Should I take the IB?

This is a question that an increasing number of Year 11 students must answer. I'll list the benefits and drawbacks of the International Baccalaureate and leave it to you to decide. I feel that in the end, you must choose a path that is appropriate for you and your objectives. However, utilising my 5 years of experience as an A level and IB Biology tutor and online tutor, I will conclude this article by stating whether I prefer the A Levels or the IB Diploma.

The benefits of the IB:

You have six subjects to pick from if you aren't sure what you want to do. Three at Higher Degree, which is slightly more difficult than A levels in some areas, and three at Standard Level, which is roughly the same level of difficulty as a GCSE. English, another language, a humanities subject, a science, a maths course, and a creative arts subject are among the options.

If you're the type of student who wants to know how we know what we're taught and always questions where information comes from, the IB will appeal to you because it requires you to complete a module on Theory of Knowledge (ToK) and write an essay on it. ToK is mentioned in all topics; for example, how can we know that all cells are descended from other cells?

If you want to conduct your own independent research and write a report to the same standard as university undergraduates and researchers, you can do so by completing the required Extended Essay (EE). Some students have even created work that is innovative enough to be published in peer-reviewed scientific journals.
If you wish to study science at university, the Internal Assessment guarantees that you are completely capable of conducting an independent scientific investigation that is rigorous and well-evaluated.

The IB provides a module called Creativity, Action, Service that you can take if you want adequate recognition for the extracurricular activities you've done that have helped you grow as a more well-rounded person (CAS).

Universities also believe that IB scores are more useful in distinguishing between lesser pupils and the most capable students, allowing for more favourable offers.
Universities are starting to recognise that IB students are better prepared for undergraduate study.

The IB appears to be popular among American universities since it closely resembles the material of the freshman and sophomore years.
The disadvantages include:

If you already know what university course you want to study and there are specific prerequisite subjects required to study that subject at university, or if you are a gifted athlete, musician, or artist, it may be far more beneficial to study three subjects at A level and spend more time developing your portfolio, practising your cello for Juilliard auditions, or hitting the diving boards in preparation for the Olympics.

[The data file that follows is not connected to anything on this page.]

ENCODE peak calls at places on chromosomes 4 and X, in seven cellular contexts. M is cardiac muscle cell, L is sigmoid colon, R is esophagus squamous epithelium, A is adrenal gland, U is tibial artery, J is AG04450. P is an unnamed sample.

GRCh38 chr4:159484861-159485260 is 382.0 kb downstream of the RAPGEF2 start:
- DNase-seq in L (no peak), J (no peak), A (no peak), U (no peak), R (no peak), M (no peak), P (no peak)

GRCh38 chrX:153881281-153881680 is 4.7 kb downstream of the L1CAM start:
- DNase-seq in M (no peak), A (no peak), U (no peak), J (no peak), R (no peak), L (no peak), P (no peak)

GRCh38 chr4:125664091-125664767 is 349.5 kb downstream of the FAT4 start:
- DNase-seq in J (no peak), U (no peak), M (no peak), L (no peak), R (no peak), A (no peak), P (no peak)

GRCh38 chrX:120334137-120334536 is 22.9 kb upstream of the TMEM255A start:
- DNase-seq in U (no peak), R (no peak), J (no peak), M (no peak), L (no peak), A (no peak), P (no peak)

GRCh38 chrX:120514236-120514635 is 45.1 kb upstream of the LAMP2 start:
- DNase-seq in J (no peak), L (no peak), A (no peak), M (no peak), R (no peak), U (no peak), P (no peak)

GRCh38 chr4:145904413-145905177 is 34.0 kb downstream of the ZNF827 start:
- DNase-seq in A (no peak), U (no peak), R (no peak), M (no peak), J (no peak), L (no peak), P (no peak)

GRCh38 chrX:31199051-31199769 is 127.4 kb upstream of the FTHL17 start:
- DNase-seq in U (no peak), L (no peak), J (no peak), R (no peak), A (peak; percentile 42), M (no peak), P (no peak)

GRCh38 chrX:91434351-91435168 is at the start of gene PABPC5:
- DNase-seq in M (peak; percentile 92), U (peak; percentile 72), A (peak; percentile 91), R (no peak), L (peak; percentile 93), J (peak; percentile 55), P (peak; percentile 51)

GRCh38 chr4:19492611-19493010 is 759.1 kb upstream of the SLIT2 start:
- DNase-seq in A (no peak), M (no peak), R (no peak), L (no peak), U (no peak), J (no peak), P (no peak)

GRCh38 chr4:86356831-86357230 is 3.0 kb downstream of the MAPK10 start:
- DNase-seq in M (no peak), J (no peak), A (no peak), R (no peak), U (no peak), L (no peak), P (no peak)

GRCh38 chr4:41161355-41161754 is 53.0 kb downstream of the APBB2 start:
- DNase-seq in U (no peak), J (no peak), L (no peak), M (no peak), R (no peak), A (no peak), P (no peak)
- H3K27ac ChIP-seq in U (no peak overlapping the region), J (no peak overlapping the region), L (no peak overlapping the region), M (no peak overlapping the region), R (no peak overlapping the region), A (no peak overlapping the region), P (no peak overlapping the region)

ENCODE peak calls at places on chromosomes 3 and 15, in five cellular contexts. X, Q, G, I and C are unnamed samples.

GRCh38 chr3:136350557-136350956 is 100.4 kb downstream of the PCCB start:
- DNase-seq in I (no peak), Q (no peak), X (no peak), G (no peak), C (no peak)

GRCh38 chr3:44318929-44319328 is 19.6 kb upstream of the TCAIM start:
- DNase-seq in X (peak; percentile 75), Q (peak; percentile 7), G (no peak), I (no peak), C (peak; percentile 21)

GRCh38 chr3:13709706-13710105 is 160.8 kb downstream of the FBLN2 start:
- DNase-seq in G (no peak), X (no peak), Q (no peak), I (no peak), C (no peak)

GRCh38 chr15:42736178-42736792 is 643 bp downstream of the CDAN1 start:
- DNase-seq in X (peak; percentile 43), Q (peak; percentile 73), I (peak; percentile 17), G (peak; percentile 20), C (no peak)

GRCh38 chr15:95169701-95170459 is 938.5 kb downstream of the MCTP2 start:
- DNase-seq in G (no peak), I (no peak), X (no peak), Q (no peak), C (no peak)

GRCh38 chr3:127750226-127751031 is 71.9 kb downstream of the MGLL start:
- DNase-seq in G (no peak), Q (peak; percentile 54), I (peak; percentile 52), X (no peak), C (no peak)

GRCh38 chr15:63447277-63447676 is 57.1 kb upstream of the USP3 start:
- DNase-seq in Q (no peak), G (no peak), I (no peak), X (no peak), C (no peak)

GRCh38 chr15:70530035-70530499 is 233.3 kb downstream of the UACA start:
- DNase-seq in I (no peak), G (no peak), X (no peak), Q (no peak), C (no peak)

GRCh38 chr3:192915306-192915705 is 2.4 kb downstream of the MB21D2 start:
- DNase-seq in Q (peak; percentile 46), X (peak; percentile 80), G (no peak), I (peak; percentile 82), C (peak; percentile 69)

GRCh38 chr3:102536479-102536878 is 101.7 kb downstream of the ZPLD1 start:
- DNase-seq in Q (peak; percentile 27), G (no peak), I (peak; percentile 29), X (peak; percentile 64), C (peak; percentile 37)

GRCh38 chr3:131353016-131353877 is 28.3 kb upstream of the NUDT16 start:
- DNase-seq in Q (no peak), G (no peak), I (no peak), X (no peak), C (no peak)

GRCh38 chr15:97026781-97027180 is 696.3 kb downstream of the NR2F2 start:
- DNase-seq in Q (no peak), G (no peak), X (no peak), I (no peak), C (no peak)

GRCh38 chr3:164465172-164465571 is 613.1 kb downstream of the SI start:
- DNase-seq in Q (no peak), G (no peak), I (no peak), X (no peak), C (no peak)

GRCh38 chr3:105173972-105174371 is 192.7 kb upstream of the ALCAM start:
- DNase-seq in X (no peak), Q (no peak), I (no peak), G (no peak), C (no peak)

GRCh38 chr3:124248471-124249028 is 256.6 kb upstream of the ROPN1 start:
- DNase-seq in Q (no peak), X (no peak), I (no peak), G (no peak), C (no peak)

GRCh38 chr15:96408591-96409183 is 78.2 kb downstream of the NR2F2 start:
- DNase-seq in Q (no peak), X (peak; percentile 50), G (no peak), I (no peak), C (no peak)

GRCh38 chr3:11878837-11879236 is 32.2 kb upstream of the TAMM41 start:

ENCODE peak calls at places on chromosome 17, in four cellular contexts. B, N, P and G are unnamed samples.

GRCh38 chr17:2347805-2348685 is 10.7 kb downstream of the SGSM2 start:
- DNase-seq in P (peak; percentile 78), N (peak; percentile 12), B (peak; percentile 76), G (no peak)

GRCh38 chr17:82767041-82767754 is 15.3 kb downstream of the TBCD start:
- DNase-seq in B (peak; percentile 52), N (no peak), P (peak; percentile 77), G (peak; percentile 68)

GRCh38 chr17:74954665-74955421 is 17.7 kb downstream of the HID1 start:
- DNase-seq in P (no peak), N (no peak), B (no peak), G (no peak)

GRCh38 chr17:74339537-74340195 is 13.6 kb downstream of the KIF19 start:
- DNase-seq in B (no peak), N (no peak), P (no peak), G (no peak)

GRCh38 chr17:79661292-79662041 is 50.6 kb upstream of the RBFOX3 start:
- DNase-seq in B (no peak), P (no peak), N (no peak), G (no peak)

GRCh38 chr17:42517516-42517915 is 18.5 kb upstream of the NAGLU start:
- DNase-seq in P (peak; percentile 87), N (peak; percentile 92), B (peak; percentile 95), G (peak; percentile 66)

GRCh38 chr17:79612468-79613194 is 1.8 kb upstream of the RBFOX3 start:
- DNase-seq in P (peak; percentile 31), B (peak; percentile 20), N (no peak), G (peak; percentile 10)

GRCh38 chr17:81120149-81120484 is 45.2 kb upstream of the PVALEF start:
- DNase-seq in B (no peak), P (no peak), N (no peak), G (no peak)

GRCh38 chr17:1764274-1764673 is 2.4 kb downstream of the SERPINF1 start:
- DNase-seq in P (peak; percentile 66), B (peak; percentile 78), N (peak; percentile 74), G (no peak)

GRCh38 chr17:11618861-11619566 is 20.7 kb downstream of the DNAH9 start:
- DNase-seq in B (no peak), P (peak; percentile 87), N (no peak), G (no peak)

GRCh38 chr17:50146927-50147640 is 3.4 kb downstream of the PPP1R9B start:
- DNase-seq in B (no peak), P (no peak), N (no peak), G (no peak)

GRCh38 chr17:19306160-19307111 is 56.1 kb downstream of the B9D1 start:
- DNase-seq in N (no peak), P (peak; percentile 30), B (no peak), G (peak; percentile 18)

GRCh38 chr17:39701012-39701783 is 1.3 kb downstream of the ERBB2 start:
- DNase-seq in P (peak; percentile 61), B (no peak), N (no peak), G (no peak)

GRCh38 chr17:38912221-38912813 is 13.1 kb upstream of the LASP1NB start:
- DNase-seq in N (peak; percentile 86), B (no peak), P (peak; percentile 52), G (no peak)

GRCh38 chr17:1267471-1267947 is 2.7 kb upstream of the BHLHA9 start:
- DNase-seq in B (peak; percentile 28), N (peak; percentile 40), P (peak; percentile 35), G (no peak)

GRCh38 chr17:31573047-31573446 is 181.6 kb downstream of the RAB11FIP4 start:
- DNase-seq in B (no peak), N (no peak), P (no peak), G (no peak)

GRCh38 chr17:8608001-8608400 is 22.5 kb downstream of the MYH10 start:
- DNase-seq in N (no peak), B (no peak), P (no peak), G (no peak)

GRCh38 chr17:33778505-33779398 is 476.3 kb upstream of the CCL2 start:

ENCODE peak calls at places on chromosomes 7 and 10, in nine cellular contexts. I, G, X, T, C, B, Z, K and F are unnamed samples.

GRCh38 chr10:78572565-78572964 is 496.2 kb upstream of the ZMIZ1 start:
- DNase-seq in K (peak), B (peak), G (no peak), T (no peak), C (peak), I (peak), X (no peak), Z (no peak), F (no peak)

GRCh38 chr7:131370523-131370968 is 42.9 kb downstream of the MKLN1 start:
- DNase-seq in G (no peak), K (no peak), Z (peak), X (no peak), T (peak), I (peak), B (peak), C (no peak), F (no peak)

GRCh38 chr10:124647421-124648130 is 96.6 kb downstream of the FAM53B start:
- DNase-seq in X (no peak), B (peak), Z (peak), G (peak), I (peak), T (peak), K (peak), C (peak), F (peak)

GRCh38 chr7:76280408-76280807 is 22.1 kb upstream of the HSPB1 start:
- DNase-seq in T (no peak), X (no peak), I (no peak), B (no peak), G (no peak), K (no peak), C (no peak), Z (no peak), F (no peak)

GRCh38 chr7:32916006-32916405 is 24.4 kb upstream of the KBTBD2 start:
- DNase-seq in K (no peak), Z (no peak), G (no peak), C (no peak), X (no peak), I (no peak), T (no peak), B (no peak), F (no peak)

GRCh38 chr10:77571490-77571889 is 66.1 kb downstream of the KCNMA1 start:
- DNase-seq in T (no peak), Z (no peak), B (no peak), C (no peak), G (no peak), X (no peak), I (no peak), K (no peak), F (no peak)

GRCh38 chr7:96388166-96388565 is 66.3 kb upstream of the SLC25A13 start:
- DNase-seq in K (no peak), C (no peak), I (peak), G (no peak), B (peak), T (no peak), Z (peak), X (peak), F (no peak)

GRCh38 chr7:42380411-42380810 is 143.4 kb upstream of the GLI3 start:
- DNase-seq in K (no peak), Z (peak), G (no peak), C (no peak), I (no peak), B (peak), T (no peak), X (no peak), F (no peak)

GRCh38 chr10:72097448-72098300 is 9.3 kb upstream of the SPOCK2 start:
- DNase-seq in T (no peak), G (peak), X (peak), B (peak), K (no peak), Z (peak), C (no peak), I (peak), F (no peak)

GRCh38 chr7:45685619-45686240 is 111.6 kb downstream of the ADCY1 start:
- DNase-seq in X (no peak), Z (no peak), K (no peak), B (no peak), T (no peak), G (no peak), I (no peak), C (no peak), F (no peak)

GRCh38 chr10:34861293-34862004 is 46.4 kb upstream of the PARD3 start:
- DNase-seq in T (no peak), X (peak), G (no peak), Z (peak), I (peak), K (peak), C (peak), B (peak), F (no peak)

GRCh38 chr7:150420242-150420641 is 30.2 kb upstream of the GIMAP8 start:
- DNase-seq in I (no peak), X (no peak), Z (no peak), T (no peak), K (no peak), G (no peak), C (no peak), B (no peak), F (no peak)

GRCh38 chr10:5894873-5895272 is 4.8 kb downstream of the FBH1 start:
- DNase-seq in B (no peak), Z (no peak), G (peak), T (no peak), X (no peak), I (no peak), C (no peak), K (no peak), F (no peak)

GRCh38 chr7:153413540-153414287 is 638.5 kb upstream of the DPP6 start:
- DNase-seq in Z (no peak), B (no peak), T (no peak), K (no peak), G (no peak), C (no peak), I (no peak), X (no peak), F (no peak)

If you have trouble organising your notes and managing your time, you will struggle to manage six subjects, including ToK, EE, and CAS.

Because some colleges are still unaware of the higher cognitive and higher order thinking skills required to earn a 6 or 7 in the IB (1=lowest grade, 7=highest grade), they may make an overly generous offer for admission.

As a tutor, I believe that IB students are more prepared to function academically at university, are better prepared to conduct scientific inquiries independently, which helps them perform better in science courses, and they graduate more resilient, autonomous, and lifelong learners. Recent study has backed up this assertion. If I were a university admissions tutor, I would choose an IB student with 40 out of 45 points, or even 38 points, over an A level student with 4 A*s since I know the IB student has a better chance of succeeding at university and will require less of my colleagues' time and effort.

However, consider your objectives, as well as your skills and weaknesses, to determine whether the A levels or the IB are more appropriate for you. Do not choose it because the majority of your friends are doing it or because your parents want you to.

If you require assistance with IB or A level Biology, please think about getting some tutoring support, it will help you to make the right choice for you. 

Lucy Tittle
Lucy Tittle

"Lucy Tittle is a seasoned marketing professional and online tutor, recognised for her expertise in driving marketing success across diverse industries. She holds a Master of Arts (MA) in Art History from the University of St. Andrews, where she actively contributed as an art and photography editor for The Tribe Magazine, among other notable roles. Lucy's educational journey also includes A-Levels from Caterham School.With a passion for both education and marketing, Lucy has built a remarkable career. She currently serves as a key member of the Senior Team at The Profs. Additionally, Lucy has held significant roles at The Progressive Technology Centre, Vardags, Dukes Education, and Prior to that Lucy was a professional Tutor, working with Secondary School age students following 11+, GCSE, IB and A-level courses. "

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